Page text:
There has been Pitt athletic stuff up there, but it was a huge new sports complex (soccer, baseball, softball) and is the biggest, recent (2007) chunk of ground Pitt swallowed up there. It's huge, and nice, and cement barely looks dry.
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Old 02-19-2018, 08:15 AM
 
Location: Pittsburgh(Mt Washington)
325 posts, read 232,428 times
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https://www.google.com/maps/@40.4413...7i13312!8i6656


wow that is a nice development
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Old 02-19-2018, 08:22 AM
gg
 
Location: Pittsburgh
19,791 posts, read 19,647,503 times
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Quote:
Originally Posted by sky329 View Post
That is nicer than most places built by the private sector that is for sure. Super high end and the best of the best in that neighborhood. How do I sign up?
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Old 02-19-2018, 08:24 AM
 
Location: Pittsburgh, PA (Morningside)
12,973 posts, read 12,990,764 times
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Quote:
Originally Posted by sky329 View Post
Indeed. I've remarked before it's funny how the mixed-income infill is actually built with more historic touches than the market-rate infill in the city. The only thing that seems off is how far everything is set back from the streets, but this is basically an artifact of Pittsburgh's zoning, which essentially mandates no less than a 15-foot setback unless there are neighboring buildings built closer to the street.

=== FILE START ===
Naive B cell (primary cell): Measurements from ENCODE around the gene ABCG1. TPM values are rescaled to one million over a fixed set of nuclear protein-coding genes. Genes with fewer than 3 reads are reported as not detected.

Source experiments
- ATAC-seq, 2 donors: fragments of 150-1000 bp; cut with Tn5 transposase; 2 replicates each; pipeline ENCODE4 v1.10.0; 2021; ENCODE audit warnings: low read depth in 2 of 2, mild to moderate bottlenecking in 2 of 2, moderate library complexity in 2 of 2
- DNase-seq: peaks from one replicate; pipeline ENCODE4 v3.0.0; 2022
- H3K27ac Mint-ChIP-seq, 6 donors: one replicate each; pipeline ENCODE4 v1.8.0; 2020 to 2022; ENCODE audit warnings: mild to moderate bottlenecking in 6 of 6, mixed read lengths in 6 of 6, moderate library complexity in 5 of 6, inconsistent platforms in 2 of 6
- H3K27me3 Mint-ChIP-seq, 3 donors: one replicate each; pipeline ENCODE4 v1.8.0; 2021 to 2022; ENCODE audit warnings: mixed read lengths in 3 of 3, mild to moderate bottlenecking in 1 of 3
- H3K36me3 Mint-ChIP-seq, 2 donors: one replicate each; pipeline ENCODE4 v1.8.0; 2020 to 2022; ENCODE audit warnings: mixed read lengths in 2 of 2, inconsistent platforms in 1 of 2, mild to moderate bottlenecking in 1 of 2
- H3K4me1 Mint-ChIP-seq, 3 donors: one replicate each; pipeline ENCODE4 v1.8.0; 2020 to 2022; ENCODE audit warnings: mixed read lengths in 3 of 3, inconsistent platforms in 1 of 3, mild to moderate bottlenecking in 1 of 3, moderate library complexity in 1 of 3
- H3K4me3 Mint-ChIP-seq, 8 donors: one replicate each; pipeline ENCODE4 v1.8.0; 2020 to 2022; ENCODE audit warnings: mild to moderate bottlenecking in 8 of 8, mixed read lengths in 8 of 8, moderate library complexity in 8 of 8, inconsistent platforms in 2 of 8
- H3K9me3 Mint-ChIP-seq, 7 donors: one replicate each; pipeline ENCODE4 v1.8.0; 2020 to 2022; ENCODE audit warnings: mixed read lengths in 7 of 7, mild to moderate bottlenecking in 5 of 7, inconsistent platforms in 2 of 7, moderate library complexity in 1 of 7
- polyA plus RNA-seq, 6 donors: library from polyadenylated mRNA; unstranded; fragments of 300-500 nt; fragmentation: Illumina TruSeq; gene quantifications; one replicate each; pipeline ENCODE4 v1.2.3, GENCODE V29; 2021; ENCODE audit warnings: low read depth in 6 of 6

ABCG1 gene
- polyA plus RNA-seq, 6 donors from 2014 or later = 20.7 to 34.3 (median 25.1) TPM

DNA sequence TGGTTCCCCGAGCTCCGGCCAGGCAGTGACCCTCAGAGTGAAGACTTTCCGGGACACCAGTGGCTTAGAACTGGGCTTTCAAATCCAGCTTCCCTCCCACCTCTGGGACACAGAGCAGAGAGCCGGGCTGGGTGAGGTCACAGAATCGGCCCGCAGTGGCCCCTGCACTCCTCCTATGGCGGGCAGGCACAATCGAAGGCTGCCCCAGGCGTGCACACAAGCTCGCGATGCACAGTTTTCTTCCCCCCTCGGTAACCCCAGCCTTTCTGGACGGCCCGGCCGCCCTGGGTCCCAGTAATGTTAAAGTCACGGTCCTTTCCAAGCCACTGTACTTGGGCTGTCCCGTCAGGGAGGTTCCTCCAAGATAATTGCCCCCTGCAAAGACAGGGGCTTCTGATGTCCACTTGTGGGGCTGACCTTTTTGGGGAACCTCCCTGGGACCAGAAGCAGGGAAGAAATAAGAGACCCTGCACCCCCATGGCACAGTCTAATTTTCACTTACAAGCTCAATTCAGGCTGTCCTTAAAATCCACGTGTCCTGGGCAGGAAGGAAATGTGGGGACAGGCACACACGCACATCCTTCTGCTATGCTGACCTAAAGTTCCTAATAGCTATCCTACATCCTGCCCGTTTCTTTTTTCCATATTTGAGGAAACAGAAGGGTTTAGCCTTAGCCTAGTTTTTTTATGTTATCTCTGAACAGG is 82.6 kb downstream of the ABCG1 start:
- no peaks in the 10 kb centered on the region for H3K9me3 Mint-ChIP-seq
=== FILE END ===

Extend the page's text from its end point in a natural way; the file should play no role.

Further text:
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Old 02-20-2018, 02:37 AM
 
592 posts, read 618,291 times
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I lived in the projects 'til I finished first grade. Had cousins living there for years afterwards (I'm white).

I don't think I'd been up on the hill since the Pirates won in '79. I watched the game at my cousin's house up on Bentley Drive, then we quickly drove downtown to party.

It's weird that the apartments where my family lived, all four of my grandparents (for a while lived there), aunts, uncles and cousins are all gone.

That's some prime real estate - proximity to downtown-wise.
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Old 02-20-2018, 07:23 AM
 
Location: Pittsburgh, Hilly South, Land of Doors
1,600 posts, read 868,865 times
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Is there any old construction left in Terrace Village?
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Old 02-20-2018, 07:31 AM
 
Location: Pittsburgh, PA (Morningside)
12,973 posts, read 12,990,764 times
Reputation: 10911
Quote:
Originally Posted by zalewskimm View Post
Is there any old construction left in Terrace Village?
If you mean "the projects" then the answer is no.

If you mean just old construction generally, yes. Here's a selection of residential streets in Terrace Village.

Allequippa Street - border of West Oakland
Brackenridge Street
Avalon Street
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Old 02-20-2018, 09:31 AM
 
Location: Pittsburgh, Hilly South, Land of Doors
1,600 posts, read 868,865 times
Reputation: 2038
Quote:
Originally Posted by eschaton View Post
If you mean "the projects" then the answer is no.

If you mean just old construction generally, yes. Here's a selection of residential streets in Terrace Village.

Allequippa Street - border of West Oakland
Brackenridge Street
Avalon Street
Thanks. I know where we are now.